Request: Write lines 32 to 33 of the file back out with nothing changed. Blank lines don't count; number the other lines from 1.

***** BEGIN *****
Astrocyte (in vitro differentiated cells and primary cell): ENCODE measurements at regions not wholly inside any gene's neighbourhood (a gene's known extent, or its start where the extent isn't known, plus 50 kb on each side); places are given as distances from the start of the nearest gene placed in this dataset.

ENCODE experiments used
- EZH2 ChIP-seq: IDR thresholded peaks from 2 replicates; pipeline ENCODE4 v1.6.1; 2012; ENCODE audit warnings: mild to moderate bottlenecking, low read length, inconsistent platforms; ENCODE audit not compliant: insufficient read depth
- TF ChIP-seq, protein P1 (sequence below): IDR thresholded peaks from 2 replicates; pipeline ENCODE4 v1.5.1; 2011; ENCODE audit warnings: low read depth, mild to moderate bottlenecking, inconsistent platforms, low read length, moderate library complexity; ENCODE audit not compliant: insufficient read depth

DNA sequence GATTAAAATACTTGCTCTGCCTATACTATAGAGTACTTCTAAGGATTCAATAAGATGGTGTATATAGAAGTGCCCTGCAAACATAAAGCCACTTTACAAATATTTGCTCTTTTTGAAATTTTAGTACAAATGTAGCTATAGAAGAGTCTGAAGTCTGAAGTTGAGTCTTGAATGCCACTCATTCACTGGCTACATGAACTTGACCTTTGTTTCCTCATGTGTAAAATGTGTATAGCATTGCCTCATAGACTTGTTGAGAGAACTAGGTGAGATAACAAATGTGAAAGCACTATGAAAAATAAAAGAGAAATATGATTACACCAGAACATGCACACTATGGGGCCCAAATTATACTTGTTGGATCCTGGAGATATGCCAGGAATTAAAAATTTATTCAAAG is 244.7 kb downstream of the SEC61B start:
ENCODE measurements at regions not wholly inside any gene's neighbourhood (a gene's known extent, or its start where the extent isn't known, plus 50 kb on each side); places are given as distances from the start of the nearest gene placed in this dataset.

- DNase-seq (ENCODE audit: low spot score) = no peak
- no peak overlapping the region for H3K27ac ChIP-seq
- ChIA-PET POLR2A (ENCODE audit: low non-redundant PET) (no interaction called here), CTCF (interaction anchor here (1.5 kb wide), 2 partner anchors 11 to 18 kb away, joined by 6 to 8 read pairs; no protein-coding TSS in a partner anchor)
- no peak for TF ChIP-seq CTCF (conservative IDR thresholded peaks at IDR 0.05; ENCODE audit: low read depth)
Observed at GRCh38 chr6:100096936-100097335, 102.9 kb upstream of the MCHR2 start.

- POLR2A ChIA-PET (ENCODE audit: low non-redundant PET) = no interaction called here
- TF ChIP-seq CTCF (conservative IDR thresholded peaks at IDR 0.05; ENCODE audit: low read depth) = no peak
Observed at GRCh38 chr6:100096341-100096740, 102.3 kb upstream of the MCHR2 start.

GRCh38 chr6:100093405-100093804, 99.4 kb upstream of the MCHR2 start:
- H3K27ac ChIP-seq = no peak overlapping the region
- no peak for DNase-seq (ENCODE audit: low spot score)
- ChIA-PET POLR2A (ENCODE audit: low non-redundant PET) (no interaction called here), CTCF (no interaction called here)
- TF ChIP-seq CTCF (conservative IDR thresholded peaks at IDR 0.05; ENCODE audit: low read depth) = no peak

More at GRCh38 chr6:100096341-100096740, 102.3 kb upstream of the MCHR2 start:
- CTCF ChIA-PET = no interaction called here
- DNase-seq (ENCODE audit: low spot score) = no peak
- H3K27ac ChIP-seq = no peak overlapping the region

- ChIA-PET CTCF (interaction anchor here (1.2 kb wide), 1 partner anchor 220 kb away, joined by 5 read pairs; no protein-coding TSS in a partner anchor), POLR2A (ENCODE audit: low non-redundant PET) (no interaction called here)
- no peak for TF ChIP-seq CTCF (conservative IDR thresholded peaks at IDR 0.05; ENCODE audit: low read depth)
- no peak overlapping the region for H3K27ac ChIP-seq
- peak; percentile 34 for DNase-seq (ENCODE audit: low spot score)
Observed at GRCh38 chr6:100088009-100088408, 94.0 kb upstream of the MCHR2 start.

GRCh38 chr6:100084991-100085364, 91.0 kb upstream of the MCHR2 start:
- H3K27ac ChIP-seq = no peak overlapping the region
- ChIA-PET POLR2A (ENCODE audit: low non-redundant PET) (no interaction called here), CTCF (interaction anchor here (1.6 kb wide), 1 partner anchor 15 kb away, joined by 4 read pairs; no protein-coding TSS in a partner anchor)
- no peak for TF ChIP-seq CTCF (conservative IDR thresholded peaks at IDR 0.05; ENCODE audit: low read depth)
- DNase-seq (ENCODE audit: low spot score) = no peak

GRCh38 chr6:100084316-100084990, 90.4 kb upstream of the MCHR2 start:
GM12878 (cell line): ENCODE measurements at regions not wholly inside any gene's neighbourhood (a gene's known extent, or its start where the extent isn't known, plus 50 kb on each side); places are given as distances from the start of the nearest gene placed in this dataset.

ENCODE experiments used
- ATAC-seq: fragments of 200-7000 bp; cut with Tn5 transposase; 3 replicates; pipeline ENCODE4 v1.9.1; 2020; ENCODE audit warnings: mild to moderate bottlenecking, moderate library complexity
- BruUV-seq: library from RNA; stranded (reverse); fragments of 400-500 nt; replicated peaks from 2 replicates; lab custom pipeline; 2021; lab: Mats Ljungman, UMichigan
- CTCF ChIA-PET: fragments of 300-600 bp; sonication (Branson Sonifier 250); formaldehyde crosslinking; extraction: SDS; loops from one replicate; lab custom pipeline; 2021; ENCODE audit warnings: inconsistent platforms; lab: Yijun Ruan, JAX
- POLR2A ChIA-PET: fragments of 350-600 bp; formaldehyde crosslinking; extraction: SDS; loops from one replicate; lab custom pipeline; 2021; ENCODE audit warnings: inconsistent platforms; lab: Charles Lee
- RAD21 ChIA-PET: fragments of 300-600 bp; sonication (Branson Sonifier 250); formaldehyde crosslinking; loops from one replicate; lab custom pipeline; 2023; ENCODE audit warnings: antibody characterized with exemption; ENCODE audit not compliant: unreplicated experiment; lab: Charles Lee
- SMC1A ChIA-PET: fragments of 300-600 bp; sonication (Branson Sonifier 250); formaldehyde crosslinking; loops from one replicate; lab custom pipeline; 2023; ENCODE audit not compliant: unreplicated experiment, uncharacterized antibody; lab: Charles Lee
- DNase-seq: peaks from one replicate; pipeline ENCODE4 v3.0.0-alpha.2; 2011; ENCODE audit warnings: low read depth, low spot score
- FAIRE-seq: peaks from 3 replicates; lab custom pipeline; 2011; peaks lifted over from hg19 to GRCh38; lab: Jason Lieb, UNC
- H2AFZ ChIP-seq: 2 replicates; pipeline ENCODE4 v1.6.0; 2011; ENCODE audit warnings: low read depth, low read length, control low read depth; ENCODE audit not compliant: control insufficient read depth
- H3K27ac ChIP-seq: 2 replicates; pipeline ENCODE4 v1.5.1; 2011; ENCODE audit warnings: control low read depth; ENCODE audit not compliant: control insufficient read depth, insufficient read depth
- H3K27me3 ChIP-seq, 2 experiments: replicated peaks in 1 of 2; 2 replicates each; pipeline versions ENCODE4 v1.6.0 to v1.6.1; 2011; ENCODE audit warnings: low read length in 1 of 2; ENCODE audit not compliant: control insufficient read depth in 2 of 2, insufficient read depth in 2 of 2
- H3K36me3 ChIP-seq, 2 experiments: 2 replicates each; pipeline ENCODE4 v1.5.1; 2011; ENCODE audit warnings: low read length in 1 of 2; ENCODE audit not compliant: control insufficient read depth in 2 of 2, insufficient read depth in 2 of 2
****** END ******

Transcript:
- no peak for TF ChIP-seq CTCF (conservative IDR thresholded peaks at IDR 0.05; ENCODE audit: low read depth)
- DNase-seq (ENCODE audit: low spot score) = no peak